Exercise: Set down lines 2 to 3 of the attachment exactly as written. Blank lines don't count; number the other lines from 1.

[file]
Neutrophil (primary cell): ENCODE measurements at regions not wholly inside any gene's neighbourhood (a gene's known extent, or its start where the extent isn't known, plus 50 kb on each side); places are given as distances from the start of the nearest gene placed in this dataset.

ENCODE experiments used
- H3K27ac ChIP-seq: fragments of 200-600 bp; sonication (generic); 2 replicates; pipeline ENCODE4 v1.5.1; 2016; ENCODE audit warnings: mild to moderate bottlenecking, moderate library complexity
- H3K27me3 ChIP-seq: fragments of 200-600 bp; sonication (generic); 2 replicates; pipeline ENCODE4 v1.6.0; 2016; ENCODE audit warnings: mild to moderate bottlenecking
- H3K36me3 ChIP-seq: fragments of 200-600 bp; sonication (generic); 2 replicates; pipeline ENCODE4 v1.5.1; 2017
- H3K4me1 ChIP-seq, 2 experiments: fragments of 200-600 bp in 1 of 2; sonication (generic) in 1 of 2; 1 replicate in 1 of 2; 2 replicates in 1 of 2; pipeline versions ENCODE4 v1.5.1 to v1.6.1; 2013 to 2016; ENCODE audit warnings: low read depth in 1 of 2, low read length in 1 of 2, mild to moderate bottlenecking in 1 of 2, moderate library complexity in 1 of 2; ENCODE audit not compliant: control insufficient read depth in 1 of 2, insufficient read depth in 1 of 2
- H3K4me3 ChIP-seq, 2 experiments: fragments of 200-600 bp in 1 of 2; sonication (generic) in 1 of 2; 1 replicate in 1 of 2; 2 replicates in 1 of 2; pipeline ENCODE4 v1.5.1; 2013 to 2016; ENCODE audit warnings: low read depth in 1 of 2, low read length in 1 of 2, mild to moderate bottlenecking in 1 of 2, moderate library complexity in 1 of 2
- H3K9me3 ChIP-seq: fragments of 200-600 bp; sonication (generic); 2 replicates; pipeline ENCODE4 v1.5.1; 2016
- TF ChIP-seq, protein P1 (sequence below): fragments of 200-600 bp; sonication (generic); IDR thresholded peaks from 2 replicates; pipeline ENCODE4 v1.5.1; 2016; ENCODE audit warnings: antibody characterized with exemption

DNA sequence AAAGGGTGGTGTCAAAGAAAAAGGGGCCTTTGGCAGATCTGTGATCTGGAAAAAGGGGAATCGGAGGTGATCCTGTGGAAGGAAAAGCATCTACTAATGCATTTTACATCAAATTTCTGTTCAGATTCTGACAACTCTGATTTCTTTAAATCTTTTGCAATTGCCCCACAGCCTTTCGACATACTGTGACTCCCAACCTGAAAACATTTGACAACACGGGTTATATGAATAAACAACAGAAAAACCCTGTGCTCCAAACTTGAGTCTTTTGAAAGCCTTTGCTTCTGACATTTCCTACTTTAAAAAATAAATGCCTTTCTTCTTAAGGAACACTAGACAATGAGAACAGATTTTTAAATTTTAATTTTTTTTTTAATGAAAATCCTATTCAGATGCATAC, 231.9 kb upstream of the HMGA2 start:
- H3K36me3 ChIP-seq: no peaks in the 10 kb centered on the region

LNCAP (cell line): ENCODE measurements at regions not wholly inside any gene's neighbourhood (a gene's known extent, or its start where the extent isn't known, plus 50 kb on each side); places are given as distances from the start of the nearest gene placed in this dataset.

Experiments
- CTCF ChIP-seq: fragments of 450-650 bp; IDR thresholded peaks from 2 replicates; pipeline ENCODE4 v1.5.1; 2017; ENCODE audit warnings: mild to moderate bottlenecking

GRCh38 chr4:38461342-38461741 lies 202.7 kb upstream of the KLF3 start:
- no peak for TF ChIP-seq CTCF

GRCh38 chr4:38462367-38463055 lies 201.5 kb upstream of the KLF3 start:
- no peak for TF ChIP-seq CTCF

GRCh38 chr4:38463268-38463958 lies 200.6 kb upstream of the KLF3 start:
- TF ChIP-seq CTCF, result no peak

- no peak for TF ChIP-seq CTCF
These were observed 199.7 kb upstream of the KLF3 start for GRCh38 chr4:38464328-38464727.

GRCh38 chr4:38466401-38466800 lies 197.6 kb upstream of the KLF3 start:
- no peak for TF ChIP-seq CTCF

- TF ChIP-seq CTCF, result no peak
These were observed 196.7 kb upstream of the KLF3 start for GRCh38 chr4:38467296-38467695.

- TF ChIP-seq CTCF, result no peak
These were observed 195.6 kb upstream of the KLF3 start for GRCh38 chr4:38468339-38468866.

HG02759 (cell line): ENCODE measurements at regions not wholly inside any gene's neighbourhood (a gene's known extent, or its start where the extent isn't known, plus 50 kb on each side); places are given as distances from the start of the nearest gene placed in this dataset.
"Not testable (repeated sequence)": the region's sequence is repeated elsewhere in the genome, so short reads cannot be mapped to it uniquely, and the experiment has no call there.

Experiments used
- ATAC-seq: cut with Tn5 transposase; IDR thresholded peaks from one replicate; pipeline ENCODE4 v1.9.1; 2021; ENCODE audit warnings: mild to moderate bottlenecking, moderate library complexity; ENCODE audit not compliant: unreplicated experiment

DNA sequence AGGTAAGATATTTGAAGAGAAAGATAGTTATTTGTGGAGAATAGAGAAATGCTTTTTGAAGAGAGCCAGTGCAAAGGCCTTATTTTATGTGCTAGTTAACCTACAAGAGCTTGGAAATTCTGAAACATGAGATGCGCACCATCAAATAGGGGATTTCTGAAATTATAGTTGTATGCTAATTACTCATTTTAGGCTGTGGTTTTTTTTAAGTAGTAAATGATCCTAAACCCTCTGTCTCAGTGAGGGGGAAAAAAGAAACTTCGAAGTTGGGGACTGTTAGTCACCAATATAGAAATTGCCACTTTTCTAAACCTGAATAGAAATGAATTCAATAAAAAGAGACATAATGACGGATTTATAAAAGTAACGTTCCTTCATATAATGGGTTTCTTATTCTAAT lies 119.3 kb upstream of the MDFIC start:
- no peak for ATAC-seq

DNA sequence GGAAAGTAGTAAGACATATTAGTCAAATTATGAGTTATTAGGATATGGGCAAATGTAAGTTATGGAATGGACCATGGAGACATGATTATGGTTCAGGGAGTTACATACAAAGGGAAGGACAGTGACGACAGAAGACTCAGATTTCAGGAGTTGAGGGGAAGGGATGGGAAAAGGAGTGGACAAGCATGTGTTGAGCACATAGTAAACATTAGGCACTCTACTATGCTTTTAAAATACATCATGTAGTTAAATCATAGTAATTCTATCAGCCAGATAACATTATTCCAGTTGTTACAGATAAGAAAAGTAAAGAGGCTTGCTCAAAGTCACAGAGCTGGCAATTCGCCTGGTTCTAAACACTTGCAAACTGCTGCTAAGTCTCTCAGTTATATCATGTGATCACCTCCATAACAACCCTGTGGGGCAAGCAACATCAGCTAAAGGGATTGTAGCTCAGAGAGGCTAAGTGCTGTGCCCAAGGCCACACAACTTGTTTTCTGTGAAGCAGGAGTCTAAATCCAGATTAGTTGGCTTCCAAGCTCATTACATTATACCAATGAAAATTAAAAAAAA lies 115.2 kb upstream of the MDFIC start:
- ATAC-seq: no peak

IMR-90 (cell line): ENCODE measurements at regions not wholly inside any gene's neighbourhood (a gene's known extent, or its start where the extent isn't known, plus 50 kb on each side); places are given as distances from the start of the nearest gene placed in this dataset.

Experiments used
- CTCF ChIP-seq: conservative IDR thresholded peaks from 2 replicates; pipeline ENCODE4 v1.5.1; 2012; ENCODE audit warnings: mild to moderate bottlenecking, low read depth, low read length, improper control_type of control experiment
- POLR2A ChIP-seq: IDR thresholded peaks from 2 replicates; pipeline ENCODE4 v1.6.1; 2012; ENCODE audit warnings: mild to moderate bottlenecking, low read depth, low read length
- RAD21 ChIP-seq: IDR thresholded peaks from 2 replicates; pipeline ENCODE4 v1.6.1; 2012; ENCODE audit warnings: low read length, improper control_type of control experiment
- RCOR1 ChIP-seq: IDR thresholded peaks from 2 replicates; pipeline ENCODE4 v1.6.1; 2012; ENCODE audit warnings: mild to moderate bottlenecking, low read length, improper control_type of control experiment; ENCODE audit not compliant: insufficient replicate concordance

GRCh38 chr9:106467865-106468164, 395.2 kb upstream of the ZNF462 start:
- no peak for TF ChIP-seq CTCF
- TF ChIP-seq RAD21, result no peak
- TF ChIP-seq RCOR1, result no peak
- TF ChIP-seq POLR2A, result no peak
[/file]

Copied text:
ENCODE experiments used
- H3K27ac ChIP-seq: fragments of 200-600 bp; sonication (generic); 2 replicates; pipeline ENCODE4 v1.5.1; 2016; ENCODE audit warnings: mild to moderate bottlenecking, moderate library complexity